Choosing Technologies for Handheld and Ubiquitous Decision Support
Darren Woollatt (University of South Australia, Australia), Paul Koop (University of South Australia, Australia), Sara Jones (University of South Australia, Australia) and Jim Warren (The University of Auckland, New Zealand)
Copyright: © 2009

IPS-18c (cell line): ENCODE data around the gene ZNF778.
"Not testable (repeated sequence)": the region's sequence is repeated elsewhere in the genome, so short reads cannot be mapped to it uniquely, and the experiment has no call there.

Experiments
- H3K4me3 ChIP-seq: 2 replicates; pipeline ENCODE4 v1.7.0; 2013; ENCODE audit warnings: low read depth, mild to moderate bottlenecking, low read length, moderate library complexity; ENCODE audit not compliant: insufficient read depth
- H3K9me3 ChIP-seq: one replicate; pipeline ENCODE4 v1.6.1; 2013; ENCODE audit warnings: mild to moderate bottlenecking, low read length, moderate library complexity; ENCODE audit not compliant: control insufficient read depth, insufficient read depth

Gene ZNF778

Wireless, handheld devices are becoming increasingly popular in health care settings, but the full potential of their role in patient-specific decision support remains to be achieved. This article presents a multicriteria framework for choosing technologies apropos to handheld and ubiquitous decision support architecture. This framework is illustrated through architectural middleware choices made in the context of a podiatry and diabetes care network. Performance issues are found to be very important in the handheld space, and minor aspects of connectivity and other constraints drive significant changes in choices of architectural approach. The resulting architecture employs layers, including serialized objects, XML payloads, event notification, Web services, and dynamic class loading, with the mix varying among the system interfaces. The overall recommendation is that organizations wishing to fully exploit mobile technology must use a flexible policy and pursue a process of technology choice that is scenario-based and iterative to take into account discoveries from prototyping and fieldtest experience.